Nissan Leaf variants
Total price
Monthly payment
Figures are based on a 20% deposit

Finance representative example (PCP)

Total cash price £19,999. Borrowing £15,999 with a £4,000 deposit at a representative APR of 12.9%.

49 monthly payments
Fixed interest rate
Total amount payable
Cost of credit
Optional final payment
Annual mileage limit
6000 miles

Nissan Leaf buying guide

What Nissan Leaf trim levels are there?

Acenta is the first trim for the Leaf, and comes with 16-inch alloy wheels, a touchscreen with DAB radio, and lots of active safety features including adaptive cruise control, intelligent emergency braking and lane-keeping assistance.

Next up is N-Connecta, with automatic air conditioning, heated front and rear seats, a heated steering wheel, 17-inch wheels and front and rear parking sensors. Top-spec Tekna adds a Bose sound system, part-leather and suede seats, and LED headlights.

Nissan Leaf interior and technology

Inside the current Nissan Leaf, it’s a lot more conventional than the deliberately unusual first-generation car. Rather than chasing a minimalist, super-modern look, Nissan has focused on usability, with lots of proper buttons and even shortcut keys for the touchscreen. There are subtle blue accents to remind you that it’s an electric car, like on some of the stitching and the ring around the gear selector.

The touchscreen is fine to use, but smartphone fanatics might prefer to connect to the standard-fit Apple CarPlay and Android Auto. All cars get a semi-digital instrument cluster as well.

Nissan Leaf range explained

(Most popular) Nissan Leaf 40kWh

Providing a range of up to 168 miles, the 40kWh Nissan Leaf doesn’t have the best range of modern EVs but it will be more than enough if you don’t do many long journeys or are planning to have the Leaf as a second car. A public fast-charger will top up the battery to 80% in under an hour, while a home wallbox takes around 6.5 hours to fully recharge the battery.

Its acceleration is decently perky, with 0-62mph taking under eight seconds.

Nissan Leaf e+ 62kWh

If you think that range anxiety will be an issue in the 40kWh Leaf, hunt out an e+ version. Its larger 62kWh battery enables up to 239 miles between charges, giving a little extra flexibility over the standard-range car. Recharging from home takes a bit longer, although if you plug it in in the evening it’ll be fully recharged by the time you’ve had breakfast. The Leaf e+ is also a second quicker from 0-62mph.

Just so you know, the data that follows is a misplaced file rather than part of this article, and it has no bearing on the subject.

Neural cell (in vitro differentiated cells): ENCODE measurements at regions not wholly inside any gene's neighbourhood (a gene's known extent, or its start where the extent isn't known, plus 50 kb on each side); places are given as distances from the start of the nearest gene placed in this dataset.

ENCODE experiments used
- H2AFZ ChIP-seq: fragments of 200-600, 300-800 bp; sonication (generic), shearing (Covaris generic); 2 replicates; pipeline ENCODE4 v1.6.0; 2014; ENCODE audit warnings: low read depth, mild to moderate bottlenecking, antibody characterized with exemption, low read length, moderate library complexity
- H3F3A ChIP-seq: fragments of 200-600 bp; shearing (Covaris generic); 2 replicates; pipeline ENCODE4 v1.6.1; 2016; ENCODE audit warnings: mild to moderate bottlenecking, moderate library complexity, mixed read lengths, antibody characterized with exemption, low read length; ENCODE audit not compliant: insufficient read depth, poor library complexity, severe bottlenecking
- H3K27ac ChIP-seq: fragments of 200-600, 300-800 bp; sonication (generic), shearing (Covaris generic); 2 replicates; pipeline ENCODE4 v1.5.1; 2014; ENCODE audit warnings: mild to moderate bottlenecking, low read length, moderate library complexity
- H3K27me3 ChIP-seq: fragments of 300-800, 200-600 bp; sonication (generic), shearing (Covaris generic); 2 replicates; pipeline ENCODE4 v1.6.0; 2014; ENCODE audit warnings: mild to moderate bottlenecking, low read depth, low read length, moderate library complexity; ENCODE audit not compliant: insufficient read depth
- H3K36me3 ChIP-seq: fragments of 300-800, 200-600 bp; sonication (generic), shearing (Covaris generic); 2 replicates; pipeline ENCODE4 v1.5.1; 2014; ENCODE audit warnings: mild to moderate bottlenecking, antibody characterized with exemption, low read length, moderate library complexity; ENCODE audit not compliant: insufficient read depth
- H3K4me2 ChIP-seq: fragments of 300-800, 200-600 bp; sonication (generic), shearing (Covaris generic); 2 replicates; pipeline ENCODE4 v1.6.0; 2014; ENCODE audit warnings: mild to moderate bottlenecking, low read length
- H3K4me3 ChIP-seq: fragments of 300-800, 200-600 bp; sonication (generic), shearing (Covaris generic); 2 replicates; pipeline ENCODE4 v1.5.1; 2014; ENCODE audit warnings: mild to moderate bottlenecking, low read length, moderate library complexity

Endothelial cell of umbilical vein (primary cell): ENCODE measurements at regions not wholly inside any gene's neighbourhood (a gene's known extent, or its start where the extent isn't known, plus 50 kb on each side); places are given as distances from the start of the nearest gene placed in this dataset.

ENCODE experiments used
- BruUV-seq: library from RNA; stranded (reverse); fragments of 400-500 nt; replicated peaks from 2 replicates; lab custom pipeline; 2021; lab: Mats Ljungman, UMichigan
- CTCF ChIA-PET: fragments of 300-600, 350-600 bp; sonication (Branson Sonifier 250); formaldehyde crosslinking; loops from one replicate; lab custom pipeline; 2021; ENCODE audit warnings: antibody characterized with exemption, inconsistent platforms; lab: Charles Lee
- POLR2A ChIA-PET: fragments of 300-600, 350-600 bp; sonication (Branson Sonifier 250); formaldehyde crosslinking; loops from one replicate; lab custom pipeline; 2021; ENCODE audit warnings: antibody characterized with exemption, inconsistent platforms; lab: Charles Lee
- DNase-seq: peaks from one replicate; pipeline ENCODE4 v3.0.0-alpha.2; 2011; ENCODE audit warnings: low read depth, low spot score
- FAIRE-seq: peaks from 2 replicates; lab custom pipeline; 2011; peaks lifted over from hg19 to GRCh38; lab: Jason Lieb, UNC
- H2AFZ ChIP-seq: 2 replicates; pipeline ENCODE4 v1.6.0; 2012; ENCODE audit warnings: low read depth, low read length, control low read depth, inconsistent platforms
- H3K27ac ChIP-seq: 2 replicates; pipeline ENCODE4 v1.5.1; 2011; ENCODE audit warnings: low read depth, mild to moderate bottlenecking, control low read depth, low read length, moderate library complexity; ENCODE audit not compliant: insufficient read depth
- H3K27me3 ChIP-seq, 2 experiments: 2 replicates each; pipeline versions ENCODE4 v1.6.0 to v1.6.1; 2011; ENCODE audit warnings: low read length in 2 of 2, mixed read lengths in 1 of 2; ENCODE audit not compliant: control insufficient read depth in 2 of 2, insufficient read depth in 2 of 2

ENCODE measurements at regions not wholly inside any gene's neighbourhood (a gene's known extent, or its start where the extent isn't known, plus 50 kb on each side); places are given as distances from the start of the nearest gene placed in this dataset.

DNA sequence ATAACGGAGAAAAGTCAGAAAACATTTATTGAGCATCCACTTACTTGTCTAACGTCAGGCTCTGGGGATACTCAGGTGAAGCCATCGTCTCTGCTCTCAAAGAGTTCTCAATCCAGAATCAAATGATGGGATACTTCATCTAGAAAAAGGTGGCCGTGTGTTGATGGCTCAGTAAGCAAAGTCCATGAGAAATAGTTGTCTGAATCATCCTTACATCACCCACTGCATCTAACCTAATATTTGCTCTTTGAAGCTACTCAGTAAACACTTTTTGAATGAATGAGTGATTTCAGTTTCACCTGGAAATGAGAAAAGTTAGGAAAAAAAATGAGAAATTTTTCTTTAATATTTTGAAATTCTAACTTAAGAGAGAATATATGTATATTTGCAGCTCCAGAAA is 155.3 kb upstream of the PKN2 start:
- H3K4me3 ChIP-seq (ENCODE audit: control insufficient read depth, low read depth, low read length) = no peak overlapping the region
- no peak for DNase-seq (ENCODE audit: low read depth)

Your Nissan Leaf questions answered

This is the latest version of the Nissan Leaf, which was introduced in 2017. All Leafs are five-door hatchbacks and all are fully electric, with a charging port above the ‘grille’ on the front end. There are two battery sizes and three trim levels, although the larger battery is only offered on the top two trims.

The Nissan Leaf is a whisker under 4.5 metres long. It’s only about 10cm longer than a Ford Focus, so parking it shouldn’t be a problem – especially as a reversing camera comes as standard. The batteries are stashed underneath the rear seats, freeing up space to fit adults in the back.

That extra length compared to a Focus also means the boot is bigger. You get a 435-litre boot in the Leaf, which is 60 litres more than a Focus and about as much as the Peugeot e-2008 SUV.

There are two powertrain options for the Nissan Leaf. The first has a smaller battery and a less powerful electric motor, while the Leaf e+ model ups the size of both the battery and electric motor, giving it a longer range and better performance. But for many drivers, the standard-range version should be plenty, as it will only need to be charged up every few days or topped up overnight.

Some aspects of the Nissan Leaf feel a little dated when compared to newer electric cars but, in isolation, the Leaf still stands up as a good car. Its range should be plenty for a few days’ commutes to and from work, it offers a smooth and quiet drive, and comes with a good selection of standard equipment. Given it’s often one of the cheapest used electric cars you can buy, the Leaf is an excellent choice if you want to try out electric driving or want a zero-emission second car.

No, a Nissan Leaf isn’t rated to tow at all, because a trailer could overwhelm the car’s motor and brakes. And you’ll need to be careful if you need to put anything on the roof, as the roof weight limit is 35kg.

Yes you can fast-charge a Nissan Leaf – it uses a CHAdeMO connector and has a 50kW charging capacity, which is enough for a 20-80% charge in an hour. Read our guide to electric car charger types for more information.